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Apple Power Mac G5 (dual 2.7GHz) review: Apple Power Mac G5 (dual 2.7GHz)

The Apple Power Mac G5 received more than just a new OS in recent weeks. Not only do Power Macs come preloaded with the new Mac OS 10.4 Tiger, but they also offer faster G5 processors, better graphics, and larger hard drives. Read our First Take.

Troy Dreier
7 min read

The Apple Power Mac G5's graceful yet industrial "cheese grater" design hasn't changed with this go-round; it has the same sleek but solid shape and hefty size at 20.1 by 8.1 by 18.7 inches (HWD). As before, you can pull a latch on the back to release a side panel and access the internal slots--the best accessibility we've seen in any system. A removable clear plastic panel inside the machine sections off different areas so that the fans have to work less. Indeed, the Power Mac emits only a quiet hum while working.

7.7

Apple Power Mac G5 (dual 2.7GHz)

The Good

DVD drive now supports double-layer discs; base configuration supports 30-inch Apple Cinema HD monitor; includes Mac OS 10.4 Tiger and the latest iLife suite; has higher maximum storage capacity than previous model.

The Bad

Only one optical drive bay; no memory card reader and not enough USB ports; includes only a 30-day trial of iWork; telephone support lasts a brief 90 days.

The Bottom Line

Apple's latest high-end Power Mac G5 is a blazing machine that stands up without blinking to the best of the competition, but we're still annoyed by some of its shortcomings.
Apple Power Mac G5 dual 2.7GHz
In a flurry of new releases, including the latest version of OS X and new versions of its professional video applications, Apple has boosted its high-end Power Mac G5 line so that the top configuration now has dual 2.7GHz G5 processors. We tested this model and found other improvements--double-layer DVD support and out-of-the-box support for a 30-inch Apple Cinema HD display--that will please its target market of video and design professionals. The same curious Apple shortcomings on which we previously commented remain, however, such as the lack of a second optical drive, a minimum of ports, and no option for a flash card reader. We appreciate that the baseline price with the added features remains at $2,999, but Apple is really just keeping pace with the march of technology. The Power Mac G5 is still an excellent machine, but no more so than last year's system was at the time.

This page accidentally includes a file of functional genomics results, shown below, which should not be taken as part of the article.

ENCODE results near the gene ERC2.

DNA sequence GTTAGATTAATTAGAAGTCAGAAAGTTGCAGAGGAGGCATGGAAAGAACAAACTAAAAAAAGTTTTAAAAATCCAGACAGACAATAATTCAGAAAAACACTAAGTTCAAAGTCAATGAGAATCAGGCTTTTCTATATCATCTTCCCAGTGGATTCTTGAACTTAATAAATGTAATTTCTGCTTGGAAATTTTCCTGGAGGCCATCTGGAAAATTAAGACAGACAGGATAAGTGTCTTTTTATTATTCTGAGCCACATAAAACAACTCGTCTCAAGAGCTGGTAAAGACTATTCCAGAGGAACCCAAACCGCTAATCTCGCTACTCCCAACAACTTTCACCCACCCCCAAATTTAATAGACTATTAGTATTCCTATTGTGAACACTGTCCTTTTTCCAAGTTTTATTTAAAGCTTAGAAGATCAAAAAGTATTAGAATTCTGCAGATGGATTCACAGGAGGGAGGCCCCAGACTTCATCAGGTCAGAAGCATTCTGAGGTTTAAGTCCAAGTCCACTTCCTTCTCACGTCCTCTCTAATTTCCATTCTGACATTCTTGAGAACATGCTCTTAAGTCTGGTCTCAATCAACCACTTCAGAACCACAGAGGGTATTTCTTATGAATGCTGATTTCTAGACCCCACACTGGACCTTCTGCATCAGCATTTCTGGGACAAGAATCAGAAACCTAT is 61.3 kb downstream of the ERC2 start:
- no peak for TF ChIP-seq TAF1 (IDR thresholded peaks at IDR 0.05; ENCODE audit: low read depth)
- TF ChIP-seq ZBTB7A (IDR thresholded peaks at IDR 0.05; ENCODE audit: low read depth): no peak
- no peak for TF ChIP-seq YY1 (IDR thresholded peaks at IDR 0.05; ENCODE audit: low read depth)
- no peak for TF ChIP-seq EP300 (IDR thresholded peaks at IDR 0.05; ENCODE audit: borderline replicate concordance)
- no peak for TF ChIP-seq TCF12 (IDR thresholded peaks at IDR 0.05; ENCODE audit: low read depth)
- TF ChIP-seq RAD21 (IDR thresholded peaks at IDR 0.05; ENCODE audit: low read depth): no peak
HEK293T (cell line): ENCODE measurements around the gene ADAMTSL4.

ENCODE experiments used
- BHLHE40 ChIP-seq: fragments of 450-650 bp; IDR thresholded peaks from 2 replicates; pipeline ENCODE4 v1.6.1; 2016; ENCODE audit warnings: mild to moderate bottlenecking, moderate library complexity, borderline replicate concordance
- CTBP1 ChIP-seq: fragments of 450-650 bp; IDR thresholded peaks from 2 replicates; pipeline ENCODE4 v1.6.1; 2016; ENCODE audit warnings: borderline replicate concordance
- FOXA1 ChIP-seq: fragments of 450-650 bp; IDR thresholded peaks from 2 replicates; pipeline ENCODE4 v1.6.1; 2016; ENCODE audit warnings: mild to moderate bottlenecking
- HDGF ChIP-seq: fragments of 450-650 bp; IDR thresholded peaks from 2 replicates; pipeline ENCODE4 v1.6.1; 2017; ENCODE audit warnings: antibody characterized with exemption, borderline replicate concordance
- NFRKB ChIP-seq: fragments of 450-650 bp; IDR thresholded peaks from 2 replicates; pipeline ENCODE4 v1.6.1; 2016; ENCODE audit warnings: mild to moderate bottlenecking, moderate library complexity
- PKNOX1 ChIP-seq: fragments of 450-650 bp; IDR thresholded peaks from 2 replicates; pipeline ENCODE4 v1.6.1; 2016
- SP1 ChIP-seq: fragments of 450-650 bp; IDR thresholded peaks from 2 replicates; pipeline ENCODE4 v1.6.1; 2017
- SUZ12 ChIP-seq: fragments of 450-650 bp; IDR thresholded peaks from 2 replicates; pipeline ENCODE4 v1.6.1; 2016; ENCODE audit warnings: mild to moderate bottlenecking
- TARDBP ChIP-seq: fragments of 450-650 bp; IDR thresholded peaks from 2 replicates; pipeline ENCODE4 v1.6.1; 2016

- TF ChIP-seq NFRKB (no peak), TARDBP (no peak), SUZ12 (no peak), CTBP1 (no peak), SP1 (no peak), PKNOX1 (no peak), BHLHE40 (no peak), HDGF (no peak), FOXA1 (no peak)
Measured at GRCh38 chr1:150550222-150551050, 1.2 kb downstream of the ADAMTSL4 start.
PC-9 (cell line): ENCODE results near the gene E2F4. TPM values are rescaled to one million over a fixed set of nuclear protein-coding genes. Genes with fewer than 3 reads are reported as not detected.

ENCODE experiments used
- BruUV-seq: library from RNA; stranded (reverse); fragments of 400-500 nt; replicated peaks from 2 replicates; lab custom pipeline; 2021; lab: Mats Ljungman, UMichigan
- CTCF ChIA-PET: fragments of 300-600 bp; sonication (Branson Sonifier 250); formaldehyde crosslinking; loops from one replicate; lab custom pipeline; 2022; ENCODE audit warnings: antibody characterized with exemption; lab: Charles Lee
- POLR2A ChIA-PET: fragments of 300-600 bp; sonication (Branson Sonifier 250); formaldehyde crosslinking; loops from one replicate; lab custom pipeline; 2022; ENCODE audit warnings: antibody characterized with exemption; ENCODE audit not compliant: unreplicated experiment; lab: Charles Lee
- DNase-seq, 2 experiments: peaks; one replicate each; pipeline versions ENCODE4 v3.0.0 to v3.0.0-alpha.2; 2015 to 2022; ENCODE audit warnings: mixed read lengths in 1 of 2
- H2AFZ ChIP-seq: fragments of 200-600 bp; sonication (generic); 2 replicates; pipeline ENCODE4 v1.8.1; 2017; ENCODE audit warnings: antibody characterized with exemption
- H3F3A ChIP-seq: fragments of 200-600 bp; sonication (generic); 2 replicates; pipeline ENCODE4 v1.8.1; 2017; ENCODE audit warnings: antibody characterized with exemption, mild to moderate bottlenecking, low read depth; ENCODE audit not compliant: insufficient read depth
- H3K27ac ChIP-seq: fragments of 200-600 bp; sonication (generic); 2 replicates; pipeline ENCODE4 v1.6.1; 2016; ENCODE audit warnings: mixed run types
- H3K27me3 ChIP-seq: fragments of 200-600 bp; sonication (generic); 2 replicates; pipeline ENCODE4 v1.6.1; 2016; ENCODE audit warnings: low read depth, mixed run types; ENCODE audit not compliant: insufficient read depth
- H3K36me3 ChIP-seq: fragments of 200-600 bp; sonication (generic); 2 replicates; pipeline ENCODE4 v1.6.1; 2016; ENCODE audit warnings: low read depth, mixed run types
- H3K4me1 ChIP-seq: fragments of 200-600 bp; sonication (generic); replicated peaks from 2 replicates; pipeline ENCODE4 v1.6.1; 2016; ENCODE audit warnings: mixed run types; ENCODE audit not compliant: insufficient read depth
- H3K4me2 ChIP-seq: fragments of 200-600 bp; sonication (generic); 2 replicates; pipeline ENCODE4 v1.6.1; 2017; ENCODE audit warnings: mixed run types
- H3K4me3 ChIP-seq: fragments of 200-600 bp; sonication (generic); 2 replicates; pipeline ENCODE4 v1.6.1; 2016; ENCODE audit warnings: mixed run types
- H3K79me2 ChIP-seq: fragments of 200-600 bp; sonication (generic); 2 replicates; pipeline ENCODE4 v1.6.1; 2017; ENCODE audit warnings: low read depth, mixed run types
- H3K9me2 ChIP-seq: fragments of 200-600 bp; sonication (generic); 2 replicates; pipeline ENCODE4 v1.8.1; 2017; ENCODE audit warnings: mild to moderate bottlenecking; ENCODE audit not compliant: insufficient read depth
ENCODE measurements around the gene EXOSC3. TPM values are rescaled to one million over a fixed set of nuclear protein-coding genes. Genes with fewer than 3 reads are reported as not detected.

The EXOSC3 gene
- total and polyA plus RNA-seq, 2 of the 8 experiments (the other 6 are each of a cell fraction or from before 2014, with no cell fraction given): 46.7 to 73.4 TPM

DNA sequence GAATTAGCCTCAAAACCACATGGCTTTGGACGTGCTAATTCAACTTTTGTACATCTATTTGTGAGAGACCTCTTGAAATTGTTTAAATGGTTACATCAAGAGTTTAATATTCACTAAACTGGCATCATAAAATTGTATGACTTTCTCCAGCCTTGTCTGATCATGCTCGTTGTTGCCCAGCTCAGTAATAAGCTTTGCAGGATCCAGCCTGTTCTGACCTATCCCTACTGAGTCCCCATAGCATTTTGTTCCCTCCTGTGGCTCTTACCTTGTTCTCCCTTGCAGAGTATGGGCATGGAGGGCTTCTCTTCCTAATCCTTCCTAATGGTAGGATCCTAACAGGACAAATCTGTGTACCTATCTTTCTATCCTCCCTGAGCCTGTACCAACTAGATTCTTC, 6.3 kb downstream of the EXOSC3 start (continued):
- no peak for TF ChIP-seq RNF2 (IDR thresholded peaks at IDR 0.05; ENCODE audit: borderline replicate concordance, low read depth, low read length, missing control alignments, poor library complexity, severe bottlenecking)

The Power Mac has three free PCI-X slots (not to be confused with PCI-Express, a.k.a. PCIe, the wider-bandwidth expansion bus found in newer Windows-based PCs), but if you choose the build-to-order Nvidia GeForce 6800 Ultra DDL graphics card to populate the AGP slot (as in our test system), it will block the adjacent PCI-X slot. Our system also came with 4GB of 400MHz DDR SDRAM (up from the standard of 512MB) in four 1GB sticks, leaving four slots vacant. A free storage bay lets you add a second hard drive for a possible total of 800GB of storage (ours had the standard 250GB Serial ATA 7,200rpm drive); that's an improvement over the previous high-end Power Mac, which topped out at 500GB. Still, two hard drive bays is the bare minimum for a system in this class.

Apple is stubbornly keeping the number of USB and FireWire ports low, with one USB 2.0 port on the front and two on the back, one FireWire 400 port on the front and one on the back, and a FireWire 800 port on the back. Plug in a mouse and a keyboard, and you'll use up two of those USB ports; however, if you use the Apple keyboard and monitor, you'll gain two USB 2.0 and two FireWire ports on the back of the monitor and two USB 1.1 ports on the keyboard. High-end Windows PCs routinely offer more ports. Likewise, it's increasingly rare for a comparable Windows PC not to have a built-in card reader--something no Mac has ever had--or to offer only a single optical drive.

Although the Apple Power Mac G5 has only one optical drive, it's been improved to a 4X DVD+R double-layer drive (it also handles DVD±RW and CD-RW discs). The double-layer support seems designed to coincide with the inclusion of the high-definition H.264 codec in OS 10.4, allowing you to burn an entire high-definition project on one disc.

The base configuration of this Power Mac costs $2,999, but the system we tested comes to $5,397 with memory and graphics upgrades plus Bluetooth, Wi-Fi, and a 20-inch Cinema Display. That's steep, but in line with comparable Windows models, such as the Velocity Micro ProMagix DCX once you've added a monitor. Remember to budget extra for speakers (no, $2,999 doesn't get you a pair of speakers), a keyboard with dedicated media keys, and a two-button mouse with a scrollwheel. Why Apple continues to torment customers with a one-button mouse is a mystery to which only Steve Jobs knows the answer.

The target audience should love that the dual 2.7GHz Power Mac G5 can now drive a 30-inch Apple Cinema HD Display out of the box. Previously that required a graphics-card upgrade, but the high-end Power Mac comes with an ATI Radeon 9650 card that can handle the task. The middle two Power Macs can upgrade to the ATI Radeon 9650 for only $50. They normally ship with the ATI Radeon 9600, which can drive two 23-inch displays, while the dual 2.7GHz Power Mac's ATI Radeon 9650 can drive one 30-inch and one 23-inch display. To use two 30-inch displays, you'll need to upgrade to the Nvidia GeForce 6800 Ultra DDL, a $450 option found on our test system.